By: Joe Kafchinski
The Nation’s international trade deficit increased to $39.7 billion in February from $37.0 billion (revised) in January, as imports increased more than exports.
February 2010 exports are up $17.9 billion (14.3%) and imports are up $31.1 billion (20.5%) compared to February 2009.
For exports, the February 2010 vs. February 2009 increase is largely driven by increases in industrial supplies and materials (up $7.2 billion) and automotive goods (up $3.2 billion). Consumer goods is showing a small increase, up 3.8% ($0.5 billion) over February 2009.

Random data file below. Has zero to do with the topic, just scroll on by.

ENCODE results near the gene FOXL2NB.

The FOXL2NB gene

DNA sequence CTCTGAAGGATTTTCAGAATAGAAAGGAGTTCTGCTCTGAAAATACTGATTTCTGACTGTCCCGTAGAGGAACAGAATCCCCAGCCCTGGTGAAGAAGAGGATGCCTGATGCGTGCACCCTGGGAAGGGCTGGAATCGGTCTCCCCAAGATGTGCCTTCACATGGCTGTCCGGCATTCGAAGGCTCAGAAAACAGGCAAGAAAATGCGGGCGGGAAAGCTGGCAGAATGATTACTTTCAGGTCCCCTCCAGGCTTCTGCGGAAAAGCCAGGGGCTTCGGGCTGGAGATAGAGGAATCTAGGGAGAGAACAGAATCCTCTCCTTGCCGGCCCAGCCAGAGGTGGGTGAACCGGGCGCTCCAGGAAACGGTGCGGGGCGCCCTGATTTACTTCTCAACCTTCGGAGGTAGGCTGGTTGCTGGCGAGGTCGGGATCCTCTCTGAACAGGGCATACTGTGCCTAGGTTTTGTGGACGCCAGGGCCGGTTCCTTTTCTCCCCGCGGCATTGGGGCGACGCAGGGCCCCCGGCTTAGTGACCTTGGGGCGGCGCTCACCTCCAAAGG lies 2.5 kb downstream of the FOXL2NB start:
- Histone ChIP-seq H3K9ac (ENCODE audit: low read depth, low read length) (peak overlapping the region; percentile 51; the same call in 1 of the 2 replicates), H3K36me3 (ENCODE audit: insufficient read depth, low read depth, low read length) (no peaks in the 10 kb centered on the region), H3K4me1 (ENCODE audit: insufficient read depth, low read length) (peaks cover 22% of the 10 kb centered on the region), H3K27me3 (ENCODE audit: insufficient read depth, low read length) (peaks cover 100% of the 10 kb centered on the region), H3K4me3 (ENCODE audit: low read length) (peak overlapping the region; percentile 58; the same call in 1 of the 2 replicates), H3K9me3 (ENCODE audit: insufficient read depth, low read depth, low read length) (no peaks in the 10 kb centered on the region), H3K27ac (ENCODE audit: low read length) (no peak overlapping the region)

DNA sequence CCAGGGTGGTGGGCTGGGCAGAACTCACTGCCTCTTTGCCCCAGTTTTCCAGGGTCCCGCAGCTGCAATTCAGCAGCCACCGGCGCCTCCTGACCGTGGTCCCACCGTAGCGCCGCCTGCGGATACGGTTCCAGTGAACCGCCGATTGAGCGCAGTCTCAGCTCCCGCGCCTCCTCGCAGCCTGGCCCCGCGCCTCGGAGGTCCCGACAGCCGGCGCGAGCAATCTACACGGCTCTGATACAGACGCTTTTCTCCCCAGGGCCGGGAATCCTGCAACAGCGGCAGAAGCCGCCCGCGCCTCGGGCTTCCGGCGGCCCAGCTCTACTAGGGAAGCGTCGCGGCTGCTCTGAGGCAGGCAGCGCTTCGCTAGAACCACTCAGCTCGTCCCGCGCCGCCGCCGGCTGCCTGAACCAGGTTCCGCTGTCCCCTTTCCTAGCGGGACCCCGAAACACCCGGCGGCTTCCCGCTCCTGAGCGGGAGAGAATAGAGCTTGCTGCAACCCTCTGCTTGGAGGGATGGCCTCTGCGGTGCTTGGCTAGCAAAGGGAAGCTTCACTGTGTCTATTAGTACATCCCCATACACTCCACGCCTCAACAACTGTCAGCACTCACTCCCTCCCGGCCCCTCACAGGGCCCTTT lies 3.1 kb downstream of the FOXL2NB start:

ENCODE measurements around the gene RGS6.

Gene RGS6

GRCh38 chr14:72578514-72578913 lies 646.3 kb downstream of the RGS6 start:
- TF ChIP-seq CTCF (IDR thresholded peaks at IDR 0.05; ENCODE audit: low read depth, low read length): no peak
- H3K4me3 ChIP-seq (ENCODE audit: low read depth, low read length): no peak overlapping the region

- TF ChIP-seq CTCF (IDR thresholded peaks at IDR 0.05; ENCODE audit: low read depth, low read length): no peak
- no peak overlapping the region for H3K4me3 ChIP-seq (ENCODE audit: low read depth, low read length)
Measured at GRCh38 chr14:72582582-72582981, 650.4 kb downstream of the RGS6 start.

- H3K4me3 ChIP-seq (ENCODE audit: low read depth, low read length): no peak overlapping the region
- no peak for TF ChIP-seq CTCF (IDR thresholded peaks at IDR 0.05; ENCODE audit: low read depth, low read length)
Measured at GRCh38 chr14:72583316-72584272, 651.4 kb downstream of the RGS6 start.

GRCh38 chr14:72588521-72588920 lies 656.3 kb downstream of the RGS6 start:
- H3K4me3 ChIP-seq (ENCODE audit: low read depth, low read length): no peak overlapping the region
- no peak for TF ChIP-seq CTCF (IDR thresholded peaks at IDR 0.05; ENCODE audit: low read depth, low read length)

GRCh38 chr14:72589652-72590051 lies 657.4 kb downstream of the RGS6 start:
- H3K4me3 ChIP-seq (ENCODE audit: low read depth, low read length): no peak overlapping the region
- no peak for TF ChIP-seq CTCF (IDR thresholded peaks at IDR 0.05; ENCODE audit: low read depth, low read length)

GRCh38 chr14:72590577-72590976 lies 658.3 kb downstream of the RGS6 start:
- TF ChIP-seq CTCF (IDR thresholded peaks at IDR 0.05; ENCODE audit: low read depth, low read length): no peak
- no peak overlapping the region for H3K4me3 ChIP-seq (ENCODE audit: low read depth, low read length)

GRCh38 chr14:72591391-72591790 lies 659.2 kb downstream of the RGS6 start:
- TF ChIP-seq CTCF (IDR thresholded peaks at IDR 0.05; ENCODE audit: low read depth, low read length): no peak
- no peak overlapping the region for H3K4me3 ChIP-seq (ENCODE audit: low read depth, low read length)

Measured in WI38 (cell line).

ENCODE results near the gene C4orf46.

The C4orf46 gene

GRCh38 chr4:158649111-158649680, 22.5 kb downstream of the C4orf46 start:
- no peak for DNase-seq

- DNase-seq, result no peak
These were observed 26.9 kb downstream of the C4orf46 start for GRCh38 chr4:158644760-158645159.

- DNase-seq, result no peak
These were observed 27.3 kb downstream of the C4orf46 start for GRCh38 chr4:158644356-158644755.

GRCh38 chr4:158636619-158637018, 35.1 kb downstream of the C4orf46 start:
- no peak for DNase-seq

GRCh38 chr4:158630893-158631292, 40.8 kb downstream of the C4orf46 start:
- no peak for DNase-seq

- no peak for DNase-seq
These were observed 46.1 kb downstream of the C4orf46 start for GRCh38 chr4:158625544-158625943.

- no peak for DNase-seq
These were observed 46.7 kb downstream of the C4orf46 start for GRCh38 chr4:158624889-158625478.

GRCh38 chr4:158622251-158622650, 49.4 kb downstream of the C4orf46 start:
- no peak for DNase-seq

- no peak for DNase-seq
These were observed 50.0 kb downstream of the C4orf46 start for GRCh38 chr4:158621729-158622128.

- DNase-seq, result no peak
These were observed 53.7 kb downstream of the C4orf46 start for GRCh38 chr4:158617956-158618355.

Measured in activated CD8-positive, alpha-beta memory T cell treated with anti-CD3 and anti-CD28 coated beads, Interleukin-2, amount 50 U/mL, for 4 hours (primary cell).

For imports, almost half the February 2010-over-February 2009 increase is an increase in industrial supplies and materials, which is up $14.3 billion, or 41.6% (this is the category that contains petroleum). In February 2009, petroleum accounted for just under half of the $26.5 billion trade deficit ($13.2 billion, 49.8%). In February 2010, petroleum accounts for 57.7% of the $39.7 billion deficit.
Fay mentioned last month the historically (at least for the last decade) low quantity of petroleum imports. For the third month out of the last four, crude oil imports were the lowest since February 1999 (234.3 million barrels) – 245.4 million barrels in November, 245.3 million barrels in January and 243.3 million barrels in February.